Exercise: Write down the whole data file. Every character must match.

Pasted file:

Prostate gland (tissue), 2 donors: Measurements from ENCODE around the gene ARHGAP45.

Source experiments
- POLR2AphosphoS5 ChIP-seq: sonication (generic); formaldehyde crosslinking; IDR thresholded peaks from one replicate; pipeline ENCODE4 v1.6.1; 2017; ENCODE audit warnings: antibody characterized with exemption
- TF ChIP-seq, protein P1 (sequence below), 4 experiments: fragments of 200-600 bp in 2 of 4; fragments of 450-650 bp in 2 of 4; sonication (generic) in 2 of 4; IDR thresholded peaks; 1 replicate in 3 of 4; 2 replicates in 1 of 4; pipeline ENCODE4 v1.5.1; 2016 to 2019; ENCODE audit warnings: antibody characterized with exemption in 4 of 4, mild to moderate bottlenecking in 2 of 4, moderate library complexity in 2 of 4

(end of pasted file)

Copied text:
Prostate gland (tissue), 2 donors: Measurements from ENCODE around the gene ARHGAP45.

Source experiments
- POLR2AphosphoS5 ChIP-seq: sonication (generic); formaldehyde crosslinking; IDR thresholded peaks from one replicate; pipeline ENCODE4 v1.6.1; 2017; ENCODE audit warnings: antibody characterized with exemption
- TF ChIP-seq, protein P1 (sequence below), 4 experiments: fragments of 200-600 bp in 2 of 4; fragments of 450-650 bp in 2 of 4; sonication (generic) in 2 of 4; IDR thresholded peaks; 1 replicate in 3 of 4; 2 replicates in 1 of 4; pipeline ENCODE4 v1.5.1; 2016 to 2019; ENCODE audit warnings: antibody characterized with exemption in 4 of 4, mild to moderate bottlenecking in 2 of 4, moderate library complexity in 2 of 4